Euro Sinks to 2-Year Low on Trade and Recession Fears

Money bag with a euro sign and an arrow down. The concept of reducing profits. Drop in revenue. Low salary. Financial and economic crisis. Recession family budget. Unsuccessful business.

The Euro fell to its lowest level against the US Dollar since May 2017 on Friday as a series of weak data releases from the European Union raised the pressure on the single common currency.

In what is traditionally one of the quietest trading periods of the year with many Europeans on holiday and national holidays in both the UK and the US, the few remaining professional forex traders out there saw the EUR/USD plummet to a 2-year low of 1.0965 on Friday afternoon, before staging a late rally to close at 1.0991, down 0.58% for the day.

Despite weak economic data from the US and continuing trade war fears between the US and China, investors saw a slight rise in Germany’s unemployment figures as a signal that the engine room of the European Union project could be in for a possible recession. The German economy, the world’s fourth largest, contracted 0.1% in the second quarter and the Bundesbank is amongst leading institutions anticipating a further contraction in Q3. Consecutive contractions in the economy would meet the accepted definition of a recession. Meanwhile, business confidence declined for fifth successive month and several leading German companies such as Continental and Henkel have reduced their profit expectations for the year.

This past week also saw German Retail sales heavily disappoint, coming out at -2.2% against the expected -1.2%. The weak data indicates that the manufacturing recession in Europe’s largest and most important economy is beginning to spread into consumption.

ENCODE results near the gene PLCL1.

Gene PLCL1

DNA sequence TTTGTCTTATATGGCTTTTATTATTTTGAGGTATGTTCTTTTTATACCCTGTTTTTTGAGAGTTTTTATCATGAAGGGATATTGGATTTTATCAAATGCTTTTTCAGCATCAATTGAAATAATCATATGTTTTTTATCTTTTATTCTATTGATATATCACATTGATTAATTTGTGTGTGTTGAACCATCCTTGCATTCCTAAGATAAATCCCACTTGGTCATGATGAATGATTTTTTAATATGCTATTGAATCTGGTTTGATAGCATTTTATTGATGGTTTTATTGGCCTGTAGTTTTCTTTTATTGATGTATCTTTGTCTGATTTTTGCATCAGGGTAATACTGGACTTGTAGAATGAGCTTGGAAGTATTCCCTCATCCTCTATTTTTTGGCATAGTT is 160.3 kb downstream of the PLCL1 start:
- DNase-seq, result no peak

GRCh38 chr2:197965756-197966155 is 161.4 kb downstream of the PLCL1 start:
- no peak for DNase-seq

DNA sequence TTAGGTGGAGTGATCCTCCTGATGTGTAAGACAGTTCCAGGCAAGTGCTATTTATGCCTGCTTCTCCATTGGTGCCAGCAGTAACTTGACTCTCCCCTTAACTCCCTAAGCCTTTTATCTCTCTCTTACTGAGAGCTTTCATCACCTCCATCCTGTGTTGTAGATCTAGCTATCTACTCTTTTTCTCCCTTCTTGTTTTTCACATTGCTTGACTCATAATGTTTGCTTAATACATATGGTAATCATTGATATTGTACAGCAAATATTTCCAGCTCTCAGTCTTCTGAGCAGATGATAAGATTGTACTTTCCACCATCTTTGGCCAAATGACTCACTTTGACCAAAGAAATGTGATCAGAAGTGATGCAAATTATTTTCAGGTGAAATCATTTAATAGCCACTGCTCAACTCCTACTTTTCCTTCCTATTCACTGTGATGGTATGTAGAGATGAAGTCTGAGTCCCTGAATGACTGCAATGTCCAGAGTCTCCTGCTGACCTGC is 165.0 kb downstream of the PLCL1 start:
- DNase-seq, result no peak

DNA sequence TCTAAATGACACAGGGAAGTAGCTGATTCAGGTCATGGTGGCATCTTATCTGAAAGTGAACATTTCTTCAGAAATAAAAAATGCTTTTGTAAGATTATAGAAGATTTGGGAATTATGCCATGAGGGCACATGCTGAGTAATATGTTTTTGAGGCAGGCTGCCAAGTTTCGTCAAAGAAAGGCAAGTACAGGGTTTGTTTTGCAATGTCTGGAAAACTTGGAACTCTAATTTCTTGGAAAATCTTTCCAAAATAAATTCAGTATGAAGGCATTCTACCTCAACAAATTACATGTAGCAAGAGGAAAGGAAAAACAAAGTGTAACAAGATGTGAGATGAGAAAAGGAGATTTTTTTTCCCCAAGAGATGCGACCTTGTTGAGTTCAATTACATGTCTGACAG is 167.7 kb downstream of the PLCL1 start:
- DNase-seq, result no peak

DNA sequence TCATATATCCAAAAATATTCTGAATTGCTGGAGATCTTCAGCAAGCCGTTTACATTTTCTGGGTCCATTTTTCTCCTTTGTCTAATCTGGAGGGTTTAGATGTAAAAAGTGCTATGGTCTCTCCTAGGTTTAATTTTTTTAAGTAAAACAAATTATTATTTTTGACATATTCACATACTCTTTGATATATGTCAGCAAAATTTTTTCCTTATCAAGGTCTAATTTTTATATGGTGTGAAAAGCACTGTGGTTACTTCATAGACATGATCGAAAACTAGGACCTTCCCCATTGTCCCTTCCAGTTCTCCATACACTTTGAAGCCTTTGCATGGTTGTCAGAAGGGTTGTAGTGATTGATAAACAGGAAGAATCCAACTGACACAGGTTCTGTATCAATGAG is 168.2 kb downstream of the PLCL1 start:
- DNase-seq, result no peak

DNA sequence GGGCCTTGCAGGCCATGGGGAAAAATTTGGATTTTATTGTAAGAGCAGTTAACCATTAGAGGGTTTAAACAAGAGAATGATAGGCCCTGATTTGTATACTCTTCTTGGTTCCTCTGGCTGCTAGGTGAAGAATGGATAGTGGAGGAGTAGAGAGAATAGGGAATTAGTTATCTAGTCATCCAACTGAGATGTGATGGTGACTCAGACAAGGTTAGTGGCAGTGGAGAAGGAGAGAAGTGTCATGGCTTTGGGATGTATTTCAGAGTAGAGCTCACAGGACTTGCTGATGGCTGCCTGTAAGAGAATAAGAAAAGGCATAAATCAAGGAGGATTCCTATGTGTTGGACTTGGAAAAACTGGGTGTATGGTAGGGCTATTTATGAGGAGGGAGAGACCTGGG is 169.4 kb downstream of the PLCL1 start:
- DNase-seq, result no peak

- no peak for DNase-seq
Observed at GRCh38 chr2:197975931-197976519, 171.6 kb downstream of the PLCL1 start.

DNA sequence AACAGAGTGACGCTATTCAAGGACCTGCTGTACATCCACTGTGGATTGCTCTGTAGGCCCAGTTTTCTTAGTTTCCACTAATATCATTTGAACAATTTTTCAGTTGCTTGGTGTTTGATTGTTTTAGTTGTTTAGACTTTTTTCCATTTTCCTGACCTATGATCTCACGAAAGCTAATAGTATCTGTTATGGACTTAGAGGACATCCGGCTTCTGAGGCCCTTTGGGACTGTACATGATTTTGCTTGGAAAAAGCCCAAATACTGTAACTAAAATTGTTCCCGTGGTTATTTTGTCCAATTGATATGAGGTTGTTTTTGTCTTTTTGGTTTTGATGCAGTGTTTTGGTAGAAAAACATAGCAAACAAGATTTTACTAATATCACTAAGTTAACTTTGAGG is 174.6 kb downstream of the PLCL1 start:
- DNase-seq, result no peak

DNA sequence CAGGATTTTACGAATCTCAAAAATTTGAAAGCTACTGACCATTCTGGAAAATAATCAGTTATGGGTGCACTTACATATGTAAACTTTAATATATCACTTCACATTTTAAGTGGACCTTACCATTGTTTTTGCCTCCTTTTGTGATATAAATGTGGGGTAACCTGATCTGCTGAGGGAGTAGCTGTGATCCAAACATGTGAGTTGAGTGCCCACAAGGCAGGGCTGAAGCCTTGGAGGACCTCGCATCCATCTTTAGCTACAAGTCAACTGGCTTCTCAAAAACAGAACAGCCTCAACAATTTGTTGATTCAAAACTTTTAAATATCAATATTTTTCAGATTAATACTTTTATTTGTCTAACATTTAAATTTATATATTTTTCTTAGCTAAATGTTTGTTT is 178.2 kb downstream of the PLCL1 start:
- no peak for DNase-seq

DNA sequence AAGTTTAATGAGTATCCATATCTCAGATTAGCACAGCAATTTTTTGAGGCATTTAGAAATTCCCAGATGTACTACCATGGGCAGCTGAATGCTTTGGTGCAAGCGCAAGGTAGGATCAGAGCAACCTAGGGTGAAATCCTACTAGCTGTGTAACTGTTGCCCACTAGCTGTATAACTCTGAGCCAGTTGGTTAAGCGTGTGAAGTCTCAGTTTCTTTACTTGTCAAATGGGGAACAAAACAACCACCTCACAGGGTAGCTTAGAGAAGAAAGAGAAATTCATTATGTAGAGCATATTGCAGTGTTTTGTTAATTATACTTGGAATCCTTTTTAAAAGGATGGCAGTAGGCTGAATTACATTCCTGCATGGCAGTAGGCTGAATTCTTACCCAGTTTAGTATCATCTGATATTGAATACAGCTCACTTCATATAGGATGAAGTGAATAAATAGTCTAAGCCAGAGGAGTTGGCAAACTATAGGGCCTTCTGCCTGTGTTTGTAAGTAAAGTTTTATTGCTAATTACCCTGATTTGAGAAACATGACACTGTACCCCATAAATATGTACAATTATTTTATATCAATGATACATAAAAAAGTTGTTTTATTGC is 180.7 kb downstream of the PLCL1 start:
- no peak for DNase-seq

Eurozone inflation remained below the ECB’s (European Central Bank) target in August, fueling speculation that policy makers will implement a series of monetary measures aimed at boosting growth and prices in the fragile EU. The 1% rate, as per market expectations, was far below the ECB goal of just under 2% and continues the worrying downward trajectory seen over the last few months.

Along with recession fears, Italian bonds saw a decline as the latest political crisis took another turn as officials clashed when attempted to form a new ruling coalition. Ten-year bond yields in the Eurozone’s third largest economy fell below 1% for the first time on record. Prime Minister-designate Giuseppe Conte has until the end of the coming week to forge a coalition that would avert the possibility of fresh elections and further political turmoil.

With a relatively quiet week ahead in the economic calendar, investors will be looking to signs from the ECB as to the next step in their monetary policies, as inflation and trade fears continue to mount.